2.1 Scenario 1: Incomplete Change                                                 These three classes were part of the solution for the
The Mozilla Web browser includes a Web content layout                             modification task, as indicated by comments in the revision
engine, called Gecko, that is responsible for rendering text,                     system. However, the other four classes that were part of
geometric shapes, and images. Modification task #150339                           the solution were not recommended because they had not
for Mozilla, entitled “huge font crashes X Windows,”                              been modified together a sufficient number of times.7
reports on a bug that caused the consumption of all
available memory when a Web page with very large fonts                            3    APPROACH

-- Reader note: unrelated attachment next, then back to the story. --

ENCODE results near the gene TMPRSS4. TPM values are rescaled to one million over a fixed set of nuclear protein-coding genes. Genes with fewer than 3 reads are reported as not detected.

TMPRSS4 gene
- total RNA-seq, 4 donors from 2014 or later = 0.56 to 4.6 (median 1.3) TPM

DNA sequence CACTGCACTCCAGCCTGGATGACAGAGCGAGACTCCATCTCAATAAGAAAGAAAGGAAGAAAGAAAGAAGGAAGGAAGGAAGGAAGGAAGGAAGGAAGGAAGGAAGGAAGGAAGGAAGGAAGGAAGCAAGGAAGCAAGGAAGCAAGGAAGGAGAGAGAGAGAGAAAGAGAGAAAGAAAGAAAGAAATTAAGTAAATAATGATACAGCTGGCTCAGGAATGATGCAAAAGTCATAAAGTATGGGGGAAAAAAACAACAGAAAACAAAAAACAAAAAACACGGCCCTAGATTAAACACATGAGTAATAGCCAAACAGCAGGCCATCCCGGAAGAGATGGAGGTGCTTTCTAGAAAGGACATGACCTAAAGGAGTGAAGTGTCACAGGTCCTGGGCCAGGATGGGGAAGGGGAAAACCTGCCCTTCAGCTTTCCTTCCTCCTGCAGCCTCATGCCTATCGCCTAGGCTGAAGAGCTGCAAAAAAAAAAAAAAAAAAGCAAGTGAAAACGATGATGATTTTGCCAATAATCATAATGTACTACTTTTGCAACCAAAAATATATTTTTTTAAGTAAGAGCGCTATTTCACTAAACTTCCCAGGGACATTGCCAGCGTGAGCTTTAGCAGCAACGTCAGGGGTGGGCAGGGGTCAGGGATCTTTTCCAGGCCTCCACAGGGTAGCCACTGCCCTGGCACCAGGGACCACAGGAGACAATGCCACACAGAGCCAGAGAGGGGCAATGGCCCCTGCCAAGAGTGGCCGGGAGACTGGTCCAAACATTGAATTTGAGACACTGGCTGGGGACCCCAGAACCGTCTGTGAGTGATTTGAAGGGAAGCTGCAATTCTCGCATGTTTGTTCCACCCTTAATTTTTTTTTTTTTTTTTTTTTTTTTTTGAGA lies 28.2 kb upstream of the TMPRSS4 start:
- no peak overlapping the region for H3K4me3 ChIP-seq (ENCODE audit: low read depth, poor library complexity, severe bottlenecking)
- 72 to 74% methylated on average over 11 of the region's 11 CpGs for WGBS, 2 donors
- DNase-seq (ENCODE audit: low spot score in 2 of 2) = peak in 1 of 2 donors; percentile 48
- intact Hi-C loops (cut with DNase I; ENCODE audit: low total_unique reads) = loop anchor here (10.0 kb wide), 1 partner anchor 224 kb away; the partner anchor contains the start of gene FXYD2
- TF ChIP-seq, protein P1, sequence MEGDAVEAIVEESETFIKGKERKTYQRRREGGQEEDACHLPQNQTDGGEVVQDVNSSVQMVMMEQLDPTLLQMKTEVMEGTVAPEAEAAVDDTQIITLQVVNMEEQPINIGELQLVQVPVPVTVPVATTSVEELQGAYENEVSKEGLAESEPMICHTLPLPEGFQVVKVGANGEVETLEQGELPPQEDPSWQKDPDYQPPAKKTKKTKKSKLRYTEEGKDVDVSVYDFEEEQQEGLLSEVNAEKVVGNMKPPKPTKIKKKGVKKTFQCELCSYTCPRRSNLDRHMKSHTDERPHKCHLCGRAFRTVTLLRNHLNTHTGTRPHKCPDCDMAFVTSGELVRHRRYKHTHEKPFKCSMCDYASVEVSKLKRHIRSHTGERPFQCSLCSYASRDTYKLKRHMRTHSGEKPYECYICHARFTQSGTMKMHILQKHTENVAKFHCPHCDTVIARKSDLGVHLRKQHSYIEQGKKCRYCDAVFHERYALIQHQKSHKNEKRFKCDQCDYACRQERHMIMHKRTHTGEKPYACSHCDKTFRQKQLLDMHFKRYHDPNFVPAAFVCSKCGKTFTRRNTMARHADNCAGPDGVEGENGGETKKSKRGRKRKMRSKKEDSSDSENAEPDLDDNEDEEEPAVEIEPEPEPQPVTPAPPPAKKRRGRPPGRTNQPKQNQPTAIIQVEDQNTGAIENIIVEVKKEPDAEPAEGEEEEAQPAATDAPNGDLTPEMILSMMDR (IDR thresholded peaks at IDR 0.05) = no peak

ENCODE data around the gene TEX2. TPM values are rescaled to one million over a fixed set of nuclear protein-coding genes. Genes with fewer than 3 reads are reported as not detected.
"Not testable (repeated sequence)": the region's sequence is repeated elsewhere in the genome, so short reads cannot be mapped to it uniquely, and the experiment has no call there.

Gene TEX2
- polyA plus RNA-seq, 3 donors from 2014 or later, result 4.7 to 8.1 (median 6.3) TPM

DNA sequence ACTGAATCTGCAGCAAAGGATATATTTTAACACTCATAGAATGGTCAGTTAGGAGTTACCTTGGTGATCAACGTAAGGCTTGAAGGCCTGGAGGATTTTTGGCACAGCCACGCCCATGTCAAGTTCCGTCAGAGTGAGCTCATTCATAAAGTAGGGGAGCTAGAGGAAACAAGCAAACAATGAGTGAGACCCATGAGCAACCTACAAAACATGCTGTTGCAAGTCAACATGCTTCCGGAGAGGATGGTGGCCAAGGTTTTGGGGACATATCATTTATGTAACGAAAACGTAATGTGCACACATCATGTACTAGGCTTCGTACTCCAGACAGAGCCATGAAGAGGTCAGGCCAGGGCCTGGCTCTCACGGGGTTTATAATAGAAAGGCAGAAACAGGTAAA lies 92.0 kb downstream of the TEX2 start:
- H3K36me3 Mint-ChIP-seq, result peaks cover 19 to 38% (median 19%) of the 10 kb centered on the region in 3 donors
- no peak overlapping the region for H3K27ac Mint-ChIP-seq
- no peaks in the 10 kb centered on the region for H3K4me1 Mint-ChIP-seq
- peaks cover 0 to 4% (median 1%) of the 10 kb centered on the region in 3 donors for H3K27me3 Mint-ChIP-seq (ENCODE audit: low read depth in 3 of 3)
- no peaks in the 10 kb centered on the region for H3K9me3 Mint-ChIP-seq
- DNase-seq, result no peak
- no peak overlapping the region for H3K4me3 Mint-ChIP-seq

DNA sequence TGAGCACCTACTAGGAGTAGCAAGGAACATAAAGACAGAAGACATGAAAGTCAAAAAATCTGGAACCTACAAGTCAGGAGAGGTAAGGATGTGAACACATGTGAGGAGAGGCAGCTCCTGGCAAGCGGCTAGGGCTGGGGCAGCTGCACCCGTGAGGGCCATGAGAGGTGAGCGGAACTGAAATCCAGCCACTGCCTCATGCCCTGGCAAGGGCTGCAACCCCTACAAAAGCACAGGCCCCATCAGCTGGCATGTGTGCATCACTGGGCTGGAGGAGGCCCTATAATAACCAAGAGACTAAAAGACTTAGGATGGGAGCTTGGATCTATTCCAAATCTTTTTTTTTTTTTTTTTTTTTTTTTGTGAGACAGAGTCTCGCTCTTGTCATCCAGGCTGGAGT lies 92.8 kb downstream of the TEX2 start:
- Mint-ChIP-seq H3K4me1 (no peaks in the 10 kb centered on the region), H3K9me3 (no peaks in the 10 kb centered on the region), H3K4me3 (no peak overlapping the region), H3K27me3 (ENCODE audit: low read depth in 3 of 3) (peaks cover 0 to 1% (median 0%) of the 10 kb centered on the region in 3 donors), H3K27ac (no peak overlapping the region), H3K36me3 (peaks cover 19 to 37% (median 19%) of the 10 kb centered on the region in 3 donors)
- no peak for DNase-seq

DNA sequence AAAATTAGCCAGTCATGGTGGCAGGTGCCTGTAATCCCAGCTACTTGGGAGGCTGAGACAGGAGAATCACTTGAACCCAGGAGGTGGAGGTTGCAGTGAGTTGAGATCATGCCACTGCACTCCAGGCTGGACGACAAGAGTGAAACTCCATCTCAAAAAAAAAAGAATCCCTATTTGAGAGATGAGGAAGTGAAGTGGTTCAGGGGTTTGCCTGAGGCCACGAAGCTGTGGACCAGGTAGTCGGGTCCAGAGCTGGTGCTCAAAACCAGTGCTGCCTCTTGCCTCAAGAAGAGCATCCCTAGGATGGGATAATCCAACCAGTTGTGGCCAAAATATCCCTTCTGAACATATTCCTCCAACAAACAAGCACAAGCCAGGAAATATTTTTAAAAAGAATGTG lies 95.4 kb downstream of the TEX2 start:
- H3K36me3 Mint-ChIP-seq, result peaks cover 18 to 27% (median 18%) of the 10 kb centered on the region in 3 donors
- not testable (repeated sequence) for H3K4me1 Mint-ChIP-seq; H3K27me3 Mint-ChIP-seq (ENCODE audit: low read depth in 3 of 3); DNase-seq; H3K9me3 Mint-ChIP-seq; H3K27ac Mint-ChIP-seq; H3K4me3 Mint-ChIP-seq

was displayed. As part of a solution4 for this modification
task, a developer added code to limit the font size in the                        Our approach consists of three stages. In the first stage,
                                                                                  which we describe in Section 3.1, we extract the data from a
version of Mozilla that uses the gtk UI toolkit, but missed a
                                                                                  software configuration management (SCM) system and
similar required change in the version that uses the UI
                                                                                  preprocess the data to be suitable as input to a data mining
toolkit xlib. The comments in the modification task report
                                                                                  algorithm. In the second stage, which we describe in
include the following:
                                                                                  Section 3.2, we apply an association rule mining algorithm